Regular readers will know how much I admire these Ansermet reissues, the Prokofiev ballet suites – review
– and Bizet miscellany– review
– in particular. Many of these were demonstration discs in the 1960s, and it’s a tribute to Decca’s fine engineering that they still sound pretty good today. True, some of the early stereo recordings are boxy and congested, but even then one can’t fail to be impressed by the rapport between Ansermet and ‘his’ Geneva band. Indeed, their version of Tchaikovsky’s Swan Lake
must surely be one of the finest ever committed to disc, as must their winning take on Bizet’s Symphony in C.
Inevitably though, complete editions such as this are bound to include some less than interesting items, but so far Eloquence have managed to strike a good balance with their compilations. That said, I wondered whether this review disc was more chaff than wheat, concentrating as it does on orchestrations of Albéniz works for solo piano and a fairly primitive mono recording of the first Villa-Lobos concerto taped in 1949. Ansermet has already demonstrated his flair for Spanish rhythms in the Bizet/Guiraud Carmen Suite,
so it comes as no surprise that this selection from Iberia
– orchestrated by the Madrid-born violinist-conductor Enrique Fernández Arbós – is just as assured in that department.
First impressions are that this is a spacious, wide-ranging recording, ‘Evocación’ despatched with all the shimmer and haze of a hot summer’s afternoon. There is some fine playing – just listen to the evanescent loveliness of the closing bars – although some may find the massed violins too bright at times. As for the Corpus Christi Day celebrations in Seville, this is a wonderfully gaudy piece, mixing majesty with mayhem. Thankfully Ansermet resists the urge to overdrive the music, highlighting instead its discreet flamenco rhythms and muted colours.
Ansermet catches the Carmen
-like sway and swivel of ‘Triana’ very well indeed, the combination of crisp timps and rippling harp most beguiling. Perhaps one might be forgiven for thinking the orchestration is a little soupy at times, in the manner of a Hollywood Western. That said, there’s no denying the rhythmic verve and complexity of ‘El Puerto’; sparkling stuff this, and played with a natural lilt that will have you reaching for the repeat button. As for ‘El Albaicin’, there’s some fine solo woodwind playing, the percussion especially well rendered. But it’s the rhythms that tease the mind and ear, particularly in Navarra,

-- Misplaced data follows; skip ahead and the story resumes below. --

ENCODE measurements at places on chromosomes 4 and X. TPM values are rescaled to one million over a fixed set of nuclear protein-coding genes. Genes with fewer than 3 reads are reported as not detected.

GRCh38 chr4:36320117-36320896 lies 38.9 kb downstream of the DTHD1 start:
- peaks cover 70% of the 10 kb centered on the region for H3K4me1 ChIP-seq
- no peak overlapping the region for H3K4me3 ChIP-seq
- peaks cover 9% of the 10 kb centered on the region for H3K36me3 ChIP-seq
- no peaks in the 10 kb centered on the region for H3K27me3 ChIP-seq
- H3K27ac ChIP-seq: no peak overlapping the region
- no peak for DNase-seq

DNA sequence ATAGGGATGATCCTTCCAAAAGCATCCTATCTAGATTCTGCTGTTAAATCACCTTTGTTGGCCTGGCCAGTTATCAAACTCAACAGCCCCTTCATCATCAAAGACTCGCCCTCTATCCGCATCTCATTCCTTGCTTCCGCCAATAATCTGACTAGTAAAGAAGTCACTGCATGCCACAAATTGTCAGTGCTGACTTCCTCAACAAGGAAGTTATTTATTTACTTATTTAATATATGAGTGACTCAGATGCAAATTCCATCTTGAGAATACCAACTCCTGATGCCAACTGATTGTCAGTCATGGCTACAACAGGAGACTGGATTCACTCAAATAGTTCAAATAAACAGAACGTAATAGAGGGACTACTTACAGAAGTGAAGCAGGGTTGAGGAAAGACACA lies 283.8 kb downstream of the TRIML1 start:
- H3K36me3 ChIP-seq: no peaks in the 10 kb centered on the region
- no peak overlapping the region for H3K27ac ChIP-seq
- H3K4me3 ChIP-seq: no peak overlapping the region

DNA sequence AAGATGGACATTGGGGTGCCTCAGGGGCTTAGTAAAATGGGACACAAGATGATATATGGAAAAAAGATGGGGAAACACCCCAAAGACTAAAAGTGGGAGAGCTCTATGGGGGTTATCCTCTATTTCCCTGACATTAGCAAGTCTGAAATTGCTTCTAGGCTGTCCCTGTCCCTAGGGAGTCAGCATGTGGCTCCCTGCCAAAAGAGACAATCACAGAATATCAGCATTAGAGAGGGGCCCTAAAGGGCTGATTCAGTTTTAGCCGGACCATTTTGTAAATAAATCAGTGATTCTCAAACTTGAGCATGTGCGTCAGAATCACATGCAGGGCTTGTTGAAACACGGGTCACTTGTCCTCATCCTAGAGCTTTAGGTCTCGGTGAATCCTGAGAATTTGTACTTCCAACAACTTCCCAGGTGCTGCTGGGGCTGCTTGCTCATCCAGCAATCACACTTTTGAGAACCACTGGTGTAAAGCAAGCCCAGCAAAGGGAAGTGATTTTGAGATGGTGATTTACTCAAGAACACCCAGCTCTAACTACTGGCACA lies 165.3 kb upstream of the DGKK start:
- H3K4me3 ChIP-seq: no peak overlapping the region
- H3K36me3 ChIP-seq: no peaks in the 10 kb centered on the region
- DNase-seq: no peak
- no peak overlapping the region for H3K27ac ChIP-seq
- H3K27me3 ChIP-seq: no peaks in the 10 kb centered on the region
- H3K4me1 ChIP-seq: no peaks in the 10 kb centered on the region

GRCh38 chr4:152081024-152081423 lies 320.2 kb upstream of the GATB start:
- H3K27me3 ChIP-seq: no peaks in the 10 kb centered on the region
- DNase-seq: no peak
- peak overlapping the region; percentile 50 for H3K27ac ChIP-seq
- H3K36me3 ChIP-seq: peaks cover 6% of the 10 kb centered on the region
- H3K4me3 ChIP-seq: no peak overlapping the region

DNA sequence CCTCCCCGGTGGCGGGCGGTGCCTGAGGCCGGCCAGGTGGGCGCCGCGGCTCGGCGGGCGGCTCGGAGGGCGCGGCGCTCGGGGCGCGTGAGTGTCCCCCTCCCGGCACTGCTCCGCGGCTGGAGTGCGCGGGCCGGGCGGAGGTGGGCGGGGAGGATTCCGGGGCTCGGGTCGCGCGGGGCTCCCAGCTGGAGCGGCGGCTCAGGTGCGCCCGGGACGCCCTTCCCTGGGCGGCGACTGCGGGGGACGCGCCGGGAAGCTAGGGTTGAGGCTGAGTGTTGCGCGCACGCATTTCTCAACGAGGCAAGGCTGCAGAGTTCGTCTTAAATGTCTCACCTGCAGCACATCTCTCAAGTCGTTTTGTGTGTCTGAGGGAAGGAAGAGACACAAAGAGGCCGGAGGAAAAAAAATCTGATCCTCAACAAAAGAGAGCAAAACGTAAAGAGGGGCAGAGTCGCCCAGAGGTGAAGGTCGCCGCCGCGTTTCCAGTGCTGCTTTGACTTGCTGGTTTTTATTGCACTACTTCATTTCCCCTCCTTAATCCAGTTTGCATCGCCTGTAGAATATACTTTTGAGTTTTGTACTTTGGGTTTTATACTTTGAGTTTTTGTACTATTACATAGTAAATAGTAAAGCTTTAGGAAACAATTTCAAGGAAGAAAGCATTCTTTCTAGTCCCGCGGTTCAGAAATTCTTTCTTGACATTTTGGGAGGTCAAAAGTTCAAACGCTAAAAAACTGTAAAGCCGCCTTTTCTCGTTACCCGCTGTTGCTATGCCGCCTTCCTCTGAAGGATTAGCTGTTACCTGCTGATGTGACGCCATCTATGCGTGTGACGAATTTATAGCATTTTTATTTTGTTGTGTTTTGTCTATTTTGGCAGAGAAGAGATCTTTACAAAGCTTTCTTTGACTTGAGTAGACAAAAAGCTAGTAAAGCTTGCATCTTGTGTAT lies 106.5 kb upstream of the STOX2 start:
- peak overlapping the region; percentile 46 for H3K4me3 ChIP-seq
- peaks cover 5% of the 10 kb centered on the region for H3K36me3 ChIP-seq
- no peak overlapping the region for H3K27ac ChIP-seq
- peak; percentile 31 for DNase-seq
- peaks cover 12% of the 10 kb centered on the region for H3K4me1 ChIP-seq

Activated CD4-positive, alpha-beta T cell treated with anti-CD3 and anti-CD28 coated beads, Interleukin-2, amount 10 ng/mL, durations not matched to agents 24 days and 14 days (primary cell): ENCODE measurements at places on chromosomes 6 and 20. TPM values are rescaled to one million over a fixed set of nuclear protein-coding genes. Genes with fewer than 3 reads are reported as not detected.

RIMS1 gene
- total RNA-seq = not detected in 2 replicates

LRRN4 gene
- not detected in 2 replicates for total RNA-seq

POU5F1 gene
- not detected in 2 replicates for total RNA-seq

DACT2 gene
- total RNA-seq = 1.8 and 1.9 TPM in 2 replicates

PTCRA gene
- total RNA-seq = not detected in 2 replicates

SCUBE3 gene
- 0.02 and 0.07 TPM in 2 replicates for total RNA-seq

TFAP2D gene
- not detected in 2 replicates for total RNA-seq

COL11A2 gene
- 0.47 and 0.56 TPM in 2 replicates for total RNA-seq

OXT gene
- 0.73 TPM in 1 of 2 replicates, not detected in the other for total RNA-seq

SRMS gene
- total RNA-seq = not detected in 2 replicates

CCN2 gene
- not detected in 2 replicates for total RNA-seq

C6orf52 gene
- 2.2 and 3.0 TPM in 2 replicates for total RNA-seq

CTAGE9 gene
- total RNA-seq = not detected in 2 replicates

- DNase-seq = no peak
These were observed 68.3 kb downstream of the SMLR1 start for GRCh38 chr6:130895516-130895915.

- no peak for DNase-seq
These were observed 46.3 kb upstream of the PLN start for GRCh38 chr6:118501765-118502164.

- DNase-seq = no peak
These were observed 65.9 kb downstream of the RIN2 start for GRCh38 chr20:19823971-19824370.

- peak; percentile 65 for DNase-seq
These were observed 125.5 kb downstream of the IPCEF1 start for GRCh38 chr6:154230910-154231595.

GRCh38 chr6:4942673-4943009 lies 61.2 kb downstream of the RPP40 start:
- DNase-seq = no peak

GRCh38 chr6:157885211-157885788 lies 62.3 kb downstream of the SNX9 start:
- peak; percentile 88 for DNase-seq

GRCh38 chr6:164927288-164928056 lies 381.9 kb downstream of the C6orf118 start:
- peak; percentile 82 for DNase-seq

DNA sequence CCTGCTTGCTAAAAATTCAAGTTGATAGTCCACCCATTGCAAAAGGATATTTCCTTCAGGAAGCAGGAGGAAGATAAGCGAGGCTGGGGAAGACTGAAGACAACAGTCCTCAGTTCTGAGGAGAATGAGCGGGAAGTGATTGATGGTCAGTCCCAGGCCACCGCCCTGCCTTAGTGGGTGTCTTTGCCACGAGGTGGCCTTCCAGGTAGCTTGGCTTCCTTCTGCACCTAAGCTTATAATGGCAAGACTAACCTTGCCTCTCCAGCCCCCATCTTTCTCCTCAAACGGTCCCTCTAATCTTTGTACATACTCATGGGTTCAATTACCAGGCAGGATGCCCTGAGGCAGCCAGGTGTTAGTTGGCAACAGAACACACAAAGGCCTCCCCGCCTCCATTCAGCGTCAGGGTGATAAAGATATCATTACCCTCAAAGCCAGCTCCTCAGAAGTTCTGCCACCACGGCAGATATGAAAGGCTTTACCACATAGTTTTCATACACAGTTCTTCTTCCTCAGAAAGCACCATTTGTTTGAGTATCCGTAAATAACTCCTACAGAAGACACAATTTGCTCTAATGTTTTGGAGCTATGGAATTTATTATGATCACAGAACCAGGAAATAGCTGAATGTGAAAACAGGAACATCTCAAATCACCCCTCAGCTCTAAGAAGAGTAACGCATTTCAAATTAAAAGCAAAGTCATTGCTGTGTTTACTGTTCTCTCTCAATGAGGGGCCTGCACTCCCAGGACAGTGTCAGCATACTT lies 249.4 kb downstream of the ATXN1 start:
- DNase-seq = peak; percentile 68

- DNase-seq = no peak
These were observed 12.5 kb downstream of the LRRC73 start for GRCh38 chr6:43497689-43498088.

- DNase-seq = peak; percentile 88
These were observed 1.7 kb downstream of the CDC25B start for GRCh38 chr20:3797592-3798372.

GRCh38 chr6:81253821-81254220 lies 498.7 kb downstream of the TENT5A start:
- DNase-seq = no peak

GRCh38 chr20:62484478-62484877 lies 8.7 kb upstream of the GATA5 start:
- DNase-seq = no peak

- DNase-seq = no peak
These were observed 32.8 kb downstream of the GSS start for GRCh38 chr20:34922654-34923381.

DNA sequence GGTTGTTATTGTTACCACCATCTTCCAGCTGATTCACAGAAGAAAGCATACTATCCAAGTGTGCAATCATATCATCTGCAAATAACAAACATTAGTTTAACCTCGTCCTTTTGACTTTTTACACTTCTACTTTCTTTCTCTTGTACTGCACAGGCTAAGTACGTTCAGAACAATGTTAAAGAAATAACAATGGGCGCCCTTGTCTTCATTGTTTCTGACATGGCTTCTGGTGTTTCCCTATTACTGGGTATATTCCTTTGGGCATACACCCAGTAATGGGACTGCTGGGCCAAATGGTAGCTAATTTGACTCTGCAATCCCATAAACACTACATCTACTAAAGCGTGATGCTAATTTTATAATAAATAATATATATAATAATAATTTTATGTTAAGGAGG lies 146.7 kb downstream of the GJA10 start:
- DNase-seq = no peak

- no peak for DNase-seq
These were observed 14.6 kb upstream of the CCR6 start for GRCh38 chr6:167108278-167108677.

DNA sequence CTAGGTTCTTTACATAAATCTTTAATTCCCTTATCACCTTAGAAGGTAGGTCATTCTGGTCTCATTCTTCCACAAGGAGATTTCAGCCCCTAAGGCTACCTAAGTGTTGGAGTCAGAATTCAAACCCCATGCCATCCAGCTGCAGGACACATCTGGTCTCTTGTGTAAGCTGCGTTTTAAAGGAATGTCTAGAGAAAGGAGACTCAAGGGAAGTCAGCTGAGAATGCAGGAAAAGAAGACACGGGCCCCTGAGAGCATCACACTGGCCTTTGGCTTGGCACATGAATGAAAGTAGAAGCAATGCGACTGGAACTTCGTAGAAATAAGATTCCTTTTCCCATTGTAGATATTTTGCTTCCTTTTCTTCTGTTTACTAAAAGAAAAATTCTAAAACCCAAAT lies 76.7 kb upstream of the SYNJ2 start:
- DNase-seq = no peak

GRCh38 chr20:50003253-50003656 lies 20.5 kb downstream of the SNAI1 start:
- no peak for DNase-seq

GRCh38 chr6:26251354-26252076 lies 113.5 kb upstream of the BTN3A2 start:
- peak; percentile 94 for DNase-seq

an unfinished piece completed by the French composer Déodat de Séverac. As Raymond Tuttle points out in his liner-notes, there’s an irresistible elasticity to the playing, and that gives an otherwise anodyne piece real shape and elegance.
After all that Mediterranean warmth the early mono recording of Villa-Lobos’s first piano concerto – played here by the Canadian pianist Ellen Ballon, who also commissioned it – will come as a shock. I’m not a fan of these vintage performances, but Ballon certainly gets the opening Allegro off to a commanding start; indeed, the piano sound isn’t that bad, it’s just the tuttis that sound emaciated. As always, the ear adjusts, and these technical shortcomings matter less and less as the work unfolds. There’s more than a hint of Rachmaninov in the coruscating music of the first two movements, but in the third the orchestral sound – not the piano – is surprisingly muffled. That said, the final Allegro certainly has plenty of fire and fizz.
Listeners who know Iberia
in its original form may find this orchestration less than satisfying, but those looking to complete their Ansermet collection will want this on their shelves. As for the Villa-Lobos, it’s a very worthwhile piece that deserves to be better known. And if sound is an issue, Cristina Ortiz has recorded all five concertos, now available on a bargain twofer (Decca 452 617).
Not the best of the Ansermet Edition, perhaps, but worth hearing for this maestro’s unfailing musicality and Decca’s pioneering studio skills.Dan Morgan